Everything I learned about life and love from reading Heart Throb: I’m not as weird as I thought. Reading is brilliant. There are many themes. Everything is very complicated.

54 Comments

  1. Lfries
    Jul 05, 2013 @ 12:22:49

    The reason I have listened to Heart Throb twice is it is the only Brockmann audiobook that my library has. That said, you really have to read/listen to this book with the idea that it is SO not her best book. Not by a long shot. It truly is a strange but weirdly enjoyable book if you keep in mind it is definitely set in the 90′s, if not the 80′s. As always I enjoyed your review but have to wonder how in the heck you ended up reading this book!

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  2. Lammie
    Jul 05, 2013 @ 12:26:37

    Thank you once again for your review. I haven’t read this book, but I think I will. I also remember the 90s, mainly as a decade of bad hair (mine).

    I also appreciate your British spellings! I know that is very silly, but I am a Canadian by birth who has lived in the U.S. for almost 20 years, and I love those extra ‘u’s we Commonwealth people use. I did have to Google GCSE, but that is just because the British educational system is so different from the North American one, and it was not a term I was familiar with.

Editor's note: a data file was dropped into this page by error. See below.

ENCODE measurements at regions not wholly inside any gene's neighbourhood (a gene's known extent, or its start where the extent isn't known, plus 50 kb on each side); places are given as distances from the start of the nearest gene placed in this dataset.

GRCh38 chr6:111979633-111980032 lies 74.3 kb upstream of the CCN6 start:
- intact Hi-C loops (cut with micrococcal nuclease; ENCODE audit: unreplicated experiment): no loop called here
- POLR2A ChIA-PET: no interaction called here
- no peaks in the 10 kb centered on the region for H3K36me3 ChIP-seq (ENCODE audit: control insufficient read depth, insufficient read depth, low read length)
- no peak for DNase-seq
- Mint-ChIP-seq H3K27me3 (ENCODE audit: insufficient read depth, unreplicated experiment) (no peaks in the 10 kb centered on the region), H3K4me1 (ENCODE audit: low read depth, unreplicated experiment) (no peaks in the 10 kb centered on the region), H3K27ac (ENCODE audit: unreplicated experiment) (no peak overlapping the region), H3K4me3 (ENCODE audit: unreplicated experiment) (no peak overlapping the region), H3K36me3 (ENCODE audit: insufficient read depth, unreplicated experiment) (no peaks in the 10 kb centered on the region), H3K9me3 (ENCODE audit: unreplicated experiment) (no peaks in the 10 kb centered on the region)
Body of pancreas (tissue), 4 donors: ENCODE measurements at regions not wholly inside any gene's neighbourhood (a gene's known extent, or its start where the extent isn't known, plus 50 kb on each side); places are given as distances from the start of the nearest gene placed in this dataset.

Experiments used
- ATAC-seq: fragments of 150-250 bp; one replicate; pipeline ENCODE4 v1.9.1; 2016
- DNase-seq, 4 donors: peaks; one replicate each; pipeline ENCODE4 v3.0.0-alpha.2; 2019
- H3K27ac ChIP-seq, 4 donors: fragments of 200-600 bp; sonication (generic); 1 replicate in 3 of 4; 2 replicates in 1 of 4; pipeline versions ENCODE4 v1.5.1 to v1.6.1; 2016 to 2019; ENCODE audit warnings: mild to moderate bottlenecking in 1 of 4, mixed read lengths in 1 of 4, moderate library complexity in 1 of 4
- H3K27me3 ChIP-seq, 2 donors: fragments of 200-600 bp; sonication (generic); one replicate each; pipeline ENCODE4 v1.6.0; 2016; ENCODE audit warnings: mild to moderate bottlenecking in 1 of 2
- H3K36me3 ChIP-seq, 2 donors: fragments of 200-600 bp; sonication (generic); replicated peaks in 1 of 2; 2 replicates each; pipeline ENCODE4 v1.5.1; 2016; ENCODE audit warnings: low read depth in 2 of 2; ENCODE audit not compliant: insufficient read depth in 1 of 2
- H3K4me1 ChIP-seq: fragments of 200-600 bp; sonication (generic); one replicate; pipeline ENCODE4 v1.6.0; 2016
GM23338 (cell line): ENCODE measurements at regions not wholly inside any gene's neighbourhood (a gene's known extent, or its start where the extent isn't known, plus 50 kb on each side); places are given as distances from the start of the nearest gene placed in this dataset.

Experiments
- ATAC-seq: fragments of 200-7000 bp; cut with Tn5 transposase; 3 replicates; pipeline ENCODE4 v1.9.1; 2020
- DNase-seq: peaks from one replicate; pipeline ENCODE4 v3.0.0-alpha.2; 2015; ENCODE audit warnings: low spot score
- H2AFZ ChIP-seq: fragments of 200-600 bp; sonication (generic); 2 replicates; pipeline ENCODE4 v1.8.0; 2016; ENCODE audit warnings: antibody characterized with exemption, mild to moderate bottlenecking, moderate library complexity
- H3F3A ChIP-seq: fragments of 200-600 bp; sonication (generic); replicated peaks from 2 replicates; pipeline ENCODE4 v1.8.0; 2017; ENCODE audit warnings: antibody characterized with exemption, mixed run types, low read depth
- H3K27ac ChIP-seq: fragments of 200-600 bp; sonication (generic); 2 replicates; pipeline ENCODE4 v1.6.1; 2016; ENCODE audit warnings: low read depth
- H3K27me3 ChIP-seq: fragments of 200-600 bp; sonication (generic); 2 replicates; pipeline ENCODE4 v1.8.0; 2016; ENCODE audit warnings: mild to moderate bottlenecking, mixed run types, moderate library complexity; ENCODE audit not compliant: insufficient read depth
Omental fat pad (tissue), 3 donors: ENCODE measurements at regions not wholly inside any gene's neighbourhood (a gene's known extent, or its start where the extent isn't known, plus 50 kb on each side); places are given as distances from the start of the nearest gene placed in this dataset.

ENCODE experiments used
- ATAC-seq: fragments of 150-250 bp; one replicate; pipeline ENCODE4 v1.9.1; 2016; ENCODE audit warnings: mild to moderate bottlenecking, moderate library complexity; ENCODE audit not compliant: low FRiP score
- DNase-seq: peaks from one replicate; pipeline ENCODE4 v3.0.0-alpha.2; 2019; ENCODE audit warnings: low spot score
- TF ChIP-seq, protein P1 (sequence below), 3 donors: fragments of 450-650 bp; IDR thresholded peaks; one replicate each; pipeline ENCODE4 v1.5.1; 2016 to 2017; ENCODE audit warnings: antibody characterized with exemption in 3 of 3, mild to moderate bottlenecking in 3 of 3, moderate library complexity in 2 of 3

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  3. Darlynne
    Jul 05, 2013 @ 12:30:29

    World’s Sexist Man? Not you, AJH, not by any definition.

    I read this so long ago, much of it forgotten. But I loved the point you made about the way books or characters touch us and bring us in. It’s one of the reasons I read. Great review.

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  4. Jorrie Spencer
    Jul 05, 2013 @ 12:33:46

    I wasn’t sure how closely I’d read this review, because I hadn’t read the book. And I find reviews a lot funner to read—usually—when I have read the book. But I enjoyed a lot of your observations here. And, yeah, sometimes it’s these little grace notes in a book that can hit me the hardest.

    (I have read and loved a number of Brockmann’s books, just not this one.)

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  5. hapax
    Jul 05, 2013 @ 12:33:59